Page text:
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"Hiroshima: Ground Zero 1945," at ICP

Thursday, July 28, 2011

Erin Barnett, ICP Assistant Curator of Collections, and Adam Harrison Levy, talk about the International Center of Photography’s “Hiroshima: Ground Zero 1945,” an exhibition of once-classified images of atomic destruction at Hiroshima, drawn from ICP’s permanent collection. This exhibition includes approximately 60 contact prints and photographs made for the 1947 United States Strategic Bombing Survey (USSBS) report on the effects of the nuclear bombing of Hiroshima, Japan, in 1945. “Hiroshima: Ground Zero 1945” is on view at ICP through August 28.

International Center of Photography
[Charred boy's jacket found near Hiroshima City Hall], November 5, 1945.

United States Strategic Bombing Survey, Physical Damage Division

Gelatin silver contact print

International Center of Photography
[Ruins of Chugoku Coal Distribution Company or Hiroshima Gas Company], November 8, 1945.

United States Strategic Bombing Survey, Physical Damage Division

Gelatin silver contact print

International Center of Photography
[Interior of Hiroshima City Hall auditorium with undamaged walls and framing but spalling of plaster and complete destruction of contents by fire], November 1, 1945.

United States Strategic Bombing Survey, Physical Damage Division

Gelatin silver contact print

International Center of Photography
[Buckle of north wall of wing number one of Funairi Grammar School, Hiroshima], November 20, 1945.

United States Strategic Bombing Survey, Physical Damage Division

Gelatin silver contact print

International Center of Photography
[Steel stairs warped by intense heat from burned book stacks of Asano Library, Hiroshima], November 15, 1945.

United States Strategic Bombing Survey, Physical Damage Division

Gelatin silver contact print

International Center of Photography
[Complete destruction of wooden floor and telephone switch and relay racks of Hiroshima Telephone Company, Central District Exchange], October 28, 1945.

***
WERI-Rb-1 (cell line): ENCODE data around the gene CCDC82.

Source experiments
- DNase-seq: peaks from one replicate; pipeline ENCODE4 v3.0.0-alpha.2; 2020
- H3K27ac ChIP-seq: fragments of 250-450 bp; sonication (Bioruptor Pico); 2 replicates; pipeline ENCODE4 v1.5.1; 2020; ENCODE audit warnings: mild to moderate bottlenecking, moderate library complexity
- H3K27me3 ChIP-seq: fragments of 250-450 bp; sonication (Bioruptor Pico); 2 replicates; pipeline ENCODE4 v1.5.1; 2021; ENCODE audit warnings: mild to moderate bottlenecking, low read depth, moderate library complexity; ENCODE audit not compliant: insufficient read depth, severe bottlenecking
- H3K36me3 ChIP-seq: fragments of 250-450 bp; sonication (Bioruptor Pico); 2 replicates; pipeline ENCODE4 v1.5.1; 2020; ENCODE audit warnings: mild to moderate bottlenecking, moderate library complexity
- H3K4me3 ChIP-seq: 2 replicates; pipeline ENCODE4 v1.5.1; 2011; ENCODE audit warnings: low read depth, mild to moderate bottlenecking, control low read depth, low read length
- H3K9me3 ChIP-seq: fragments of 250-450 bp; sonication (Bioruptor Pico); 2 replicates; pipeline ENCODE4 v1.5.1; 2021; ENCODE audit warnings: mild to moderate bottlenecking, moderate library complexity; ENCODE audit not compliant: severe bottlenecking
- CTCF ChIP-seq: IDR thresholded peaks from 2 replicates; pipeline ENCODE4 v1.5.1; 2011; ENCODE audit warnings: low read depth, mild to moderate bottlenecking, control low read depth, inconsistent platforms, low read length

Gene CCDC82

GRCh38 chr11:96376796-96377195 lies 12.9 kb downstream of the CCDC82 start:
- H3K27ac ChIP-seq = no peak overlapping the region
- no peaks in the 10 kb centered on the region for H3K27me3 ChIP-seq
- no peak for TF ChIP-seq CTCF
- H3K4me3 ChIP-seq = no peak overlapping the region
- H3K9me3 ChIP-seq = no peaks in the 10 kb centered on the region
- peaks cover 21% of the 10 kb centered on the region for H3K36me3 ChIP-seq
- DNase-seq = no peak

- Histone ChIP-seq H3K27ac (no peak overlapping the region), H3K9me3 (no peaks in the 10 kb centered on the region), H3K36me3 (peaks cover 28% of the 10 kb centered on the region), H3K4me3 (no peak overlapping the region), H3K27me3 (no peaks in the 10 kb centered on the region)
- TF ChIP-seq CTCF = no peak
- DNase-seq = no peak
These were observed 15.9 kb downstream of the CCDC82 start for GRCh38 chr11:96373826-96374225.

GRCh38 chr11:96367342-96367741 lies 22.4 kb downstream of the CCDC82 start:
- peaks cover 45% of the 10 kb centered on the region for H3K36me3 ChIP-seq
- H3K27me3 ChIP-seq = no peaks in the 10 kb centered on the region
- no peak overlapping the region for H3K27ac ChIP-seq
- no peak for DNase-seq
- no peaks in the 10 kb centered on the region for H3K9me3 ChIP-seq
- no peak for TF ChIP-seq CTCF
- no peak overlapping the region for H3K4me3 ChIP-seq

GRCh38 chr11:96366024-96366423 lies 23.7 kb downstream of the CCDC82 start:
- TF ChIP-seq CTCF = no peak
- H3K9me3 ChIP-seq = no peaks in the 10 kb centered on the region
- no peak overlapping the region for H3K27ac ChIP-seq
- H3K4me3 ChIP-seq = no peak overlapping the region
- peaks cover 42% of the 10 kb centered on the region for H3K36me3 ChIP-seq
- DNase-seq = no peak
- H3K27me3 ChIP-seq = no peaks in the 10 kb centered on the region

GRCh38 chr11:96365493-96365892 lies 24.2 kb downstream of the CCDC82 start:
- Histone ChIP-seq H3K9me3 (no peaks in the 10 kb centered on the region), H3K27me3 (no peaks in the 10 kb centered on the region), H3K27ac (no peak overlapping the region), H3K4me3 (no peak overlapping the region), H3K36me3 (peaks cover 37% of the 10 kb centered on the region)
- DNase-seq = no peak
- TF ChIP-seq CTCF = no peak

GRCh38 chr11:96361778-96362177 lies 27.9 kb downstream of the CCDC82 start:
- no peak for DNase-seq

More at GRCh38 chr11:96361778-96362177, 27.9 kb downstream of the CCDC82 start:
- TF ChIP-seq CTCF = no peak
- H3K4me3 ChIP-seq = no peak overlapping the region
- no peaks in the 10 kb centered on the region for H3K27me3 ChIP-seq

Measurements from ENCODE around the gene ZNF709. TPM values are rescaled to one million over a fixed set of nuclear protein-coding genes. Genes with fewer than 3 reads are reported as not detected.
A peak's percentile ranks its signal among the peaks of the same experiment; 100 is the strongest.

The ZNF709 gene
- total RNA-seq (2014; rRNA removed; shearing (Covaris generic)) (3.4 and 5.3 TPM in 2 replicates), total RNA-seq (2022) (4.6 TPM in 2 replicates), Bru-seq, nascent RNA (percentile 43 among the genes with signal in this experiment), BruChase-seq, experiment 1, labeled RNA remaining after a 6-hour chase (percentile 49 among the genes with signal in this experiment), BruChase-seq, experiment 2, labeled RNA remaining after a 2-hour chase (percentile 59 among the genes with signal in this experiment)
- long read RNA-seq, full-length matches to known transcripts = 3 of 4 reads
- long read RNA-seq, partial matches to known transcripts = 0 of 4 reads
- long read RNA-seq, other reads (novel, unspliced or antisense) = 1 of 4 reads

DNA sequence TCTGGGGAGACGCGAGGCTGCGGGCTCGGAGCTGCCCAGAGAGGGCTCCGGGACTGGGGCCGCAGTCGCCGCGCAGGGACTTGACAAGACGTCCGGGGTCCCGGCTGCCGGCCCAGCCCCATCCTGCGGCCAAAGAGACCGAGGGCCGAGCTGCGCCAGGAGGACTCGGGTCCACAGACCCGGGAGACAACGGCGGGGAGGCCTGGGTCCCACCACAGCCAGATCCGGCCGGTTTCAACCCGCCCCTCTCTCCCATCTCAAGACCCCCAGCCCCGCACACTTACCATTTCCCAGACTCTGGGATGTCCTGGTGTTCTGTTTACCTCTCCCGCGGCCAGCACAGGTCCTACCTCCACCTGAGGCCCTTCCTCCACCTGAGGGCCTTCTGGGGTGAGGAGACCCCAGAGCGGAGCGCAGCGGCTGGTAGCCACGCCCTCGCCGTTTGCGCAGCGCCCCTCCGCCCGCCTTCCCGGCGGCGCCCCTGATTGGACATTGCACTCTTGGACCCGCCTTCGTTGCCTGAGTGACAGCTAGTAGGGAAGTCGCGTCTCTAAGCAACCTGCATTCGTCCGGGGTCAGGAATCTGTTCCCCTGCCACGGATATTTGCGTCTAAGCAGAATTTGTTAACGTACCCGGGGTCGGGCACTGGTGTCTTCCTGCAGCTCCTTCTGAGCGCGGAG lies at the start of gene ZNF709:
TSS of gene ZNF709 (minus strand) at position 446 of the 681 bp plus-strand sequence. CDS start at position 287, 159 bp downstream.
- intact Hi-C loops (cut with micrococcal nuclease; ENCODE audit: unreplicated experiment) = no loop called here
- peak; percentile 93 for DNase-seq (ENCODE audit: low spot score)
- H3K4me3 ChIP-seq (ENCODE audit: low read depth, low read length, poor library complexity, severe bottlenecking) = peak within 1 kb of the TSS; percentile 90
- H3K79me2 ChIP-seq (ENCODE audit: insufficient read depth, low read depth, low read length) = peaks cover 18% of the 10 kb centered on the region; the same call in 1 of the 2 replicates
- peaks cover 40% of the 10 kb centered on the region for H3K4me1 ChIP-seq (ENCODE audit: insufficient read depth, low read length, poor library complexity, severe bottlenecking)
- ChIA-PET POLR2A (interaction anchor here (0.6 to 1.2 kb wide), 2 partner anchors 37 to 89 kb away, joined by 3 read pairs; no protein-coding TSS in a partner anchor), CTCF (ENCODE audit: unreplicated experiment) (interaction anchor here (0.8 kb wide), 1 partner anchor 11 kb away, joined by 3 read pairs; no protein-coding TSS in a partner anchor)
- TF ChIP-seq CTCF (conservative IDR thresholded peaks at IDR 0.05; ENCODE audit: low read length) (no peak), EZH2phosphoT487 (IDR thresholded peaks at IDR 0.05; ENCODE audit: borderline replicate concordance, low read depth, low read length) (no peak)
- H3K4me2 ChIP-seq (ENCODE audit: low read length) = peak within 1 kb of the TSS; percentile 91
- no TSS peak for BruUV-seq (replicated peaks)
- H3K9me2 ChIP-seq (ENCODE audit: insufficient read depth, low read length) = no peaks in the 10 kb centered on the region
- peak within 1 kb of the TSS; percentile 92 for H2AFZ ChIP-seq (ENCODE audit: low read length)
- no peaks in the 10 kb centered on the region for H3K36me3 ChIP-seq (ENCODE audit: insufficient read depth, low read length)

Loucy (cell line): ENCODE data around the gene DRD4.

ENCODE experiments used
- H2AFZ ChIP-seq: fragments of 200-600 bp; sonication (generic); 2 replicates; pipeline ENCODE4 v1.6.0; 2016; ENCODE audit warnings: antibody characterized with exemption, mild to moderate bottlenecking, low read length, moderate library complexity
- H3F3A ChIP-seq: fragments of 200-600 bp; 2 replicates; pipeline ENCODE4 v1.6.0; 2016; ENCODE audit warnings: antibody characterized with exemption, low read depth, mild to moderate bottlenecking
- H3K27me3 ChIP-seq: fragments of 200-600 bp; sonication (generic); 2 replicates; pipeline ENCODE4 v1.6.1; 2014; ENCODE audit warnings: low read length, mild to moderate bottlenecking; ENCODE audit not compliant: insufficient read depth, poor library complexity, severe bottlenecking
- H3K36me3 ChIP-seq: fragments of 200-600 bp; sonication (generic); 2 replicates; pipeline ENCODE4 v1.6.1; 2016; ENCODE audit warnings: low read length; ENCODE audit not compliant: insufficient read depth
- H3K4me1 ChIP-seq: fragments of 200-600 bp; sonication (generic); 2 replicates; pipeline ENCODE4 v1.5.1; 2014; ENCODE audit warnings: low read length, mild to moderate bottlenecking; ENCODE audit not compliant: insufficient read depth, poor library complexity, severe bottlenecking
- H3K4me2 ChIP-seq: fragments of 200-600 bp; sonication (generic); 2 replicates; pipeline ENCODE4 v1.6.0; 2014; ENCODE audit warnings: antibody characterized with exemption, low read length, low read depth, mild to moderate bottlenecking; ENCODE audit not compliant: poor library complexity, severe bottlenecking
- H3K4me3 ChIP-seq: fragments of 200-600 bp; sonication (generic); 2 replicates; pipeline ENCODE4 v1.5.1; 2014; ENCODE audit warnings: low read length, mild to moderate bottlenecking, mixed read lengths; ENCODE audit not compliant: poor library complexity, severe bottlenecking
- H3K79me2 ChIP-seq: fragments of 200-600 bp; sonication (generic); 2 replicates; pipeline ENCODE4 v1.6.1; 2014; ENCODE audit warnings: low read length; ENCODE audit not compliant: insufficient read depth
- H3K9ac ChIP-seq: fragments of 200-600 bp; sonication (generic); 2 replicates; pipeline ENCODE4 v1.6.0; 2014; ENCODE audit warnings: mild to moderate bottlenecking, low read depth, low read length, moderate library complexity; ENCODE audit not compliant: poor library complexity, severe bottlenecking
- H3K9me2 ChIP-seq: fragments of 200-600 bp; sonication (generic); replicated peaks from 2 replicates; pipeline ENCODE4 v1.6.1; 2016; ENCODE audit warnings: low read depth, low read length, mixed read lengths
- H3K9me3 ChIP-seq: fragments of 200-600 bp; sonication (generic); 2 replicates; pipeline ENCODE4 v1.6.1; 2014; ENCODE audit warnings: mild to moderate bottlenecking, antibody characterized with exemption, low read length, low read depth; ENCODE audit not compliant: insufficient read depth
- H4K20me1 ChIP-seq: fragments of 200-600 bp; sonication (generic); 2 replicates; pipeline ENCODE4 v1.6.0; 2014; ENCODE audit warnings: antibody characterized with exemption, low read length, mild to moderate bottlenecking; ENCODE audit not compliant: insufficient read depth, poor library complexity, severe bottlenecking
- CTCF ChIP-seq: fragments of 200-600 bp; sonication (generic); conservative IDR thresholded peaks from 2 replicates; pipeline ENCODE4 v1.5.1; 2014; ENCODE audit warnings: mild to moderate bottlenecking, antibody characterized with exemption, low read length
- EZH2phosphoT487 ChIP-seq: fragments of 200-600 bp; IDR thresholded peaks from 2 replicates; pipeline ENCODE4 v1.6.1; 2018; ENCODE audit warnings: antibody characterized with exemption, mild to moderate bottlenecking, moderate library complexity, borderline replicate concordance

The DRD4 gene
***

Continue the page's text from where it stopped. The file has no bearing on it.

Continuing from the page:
United States Strategic Bombing Survey, Physical Damage Division

Gelatin silver contact print

Guests:

Erin Barnett and Adam Harrison Levy

Comments [6]

Erin Barnett from Manhattan

Inquisigal,

All the photographs in the exhibition are vintage; the majority are contact prints made from the original 4 x 5 negatives, which are housed at the National Archives. ICP did not retouch any of the vintage prints.

Aug. 01 2011 12:59 PM
Adam Harrison Levy from Manhattan

Amy,

Galbraith was in Japan as a member of the United States Strategic Bombing Survey.
He writes about his experiences in his memoir "A Life in Our Times". See Chapter 15.

Jul. 28 2011 03:43 PM
Inquisigal from Brooklyn

Can you ask your guests if these are the original prints, and if so, what was done to them, if anything to clean them up? Or are they new prints made from negatives?

Jul. 28 2011 01:01 PM

There is no rationally pretending that Hiroshima and Nagasaki were elements in a calculated effort to assess the A-bomb's impact.

Those who continue to defend the bombing are clearly motivated by a determination to preserve the image of the United States as "Always Right", "the world's only indispensable nation", etc.

All the evidence of the time points to deep threads of racism, revenge, cruelty in the decision to use the bomb. This includes the statements of Truman and leading military and political figures. This also emerges clearly in the statements of those who were _critical_ of the bomb's use, including General MacArthur.

Jul. 28 2011 01:01 PM
Amy from Manhattan

The reinforced building materials might survive better structurally, but they'd still be penetrated by radiation, wouldn't they?

And in what capacity was John Kenneth Galbraith there after the bombing?

Jul. 28 2011 12:59 PM
jgarbuz from Queens

I knew a Japanese guy who was born just days before the bomb was dropped on Nagasaki. His home was on the other side of the hills.

Jul. 28 2011 12:56 PM

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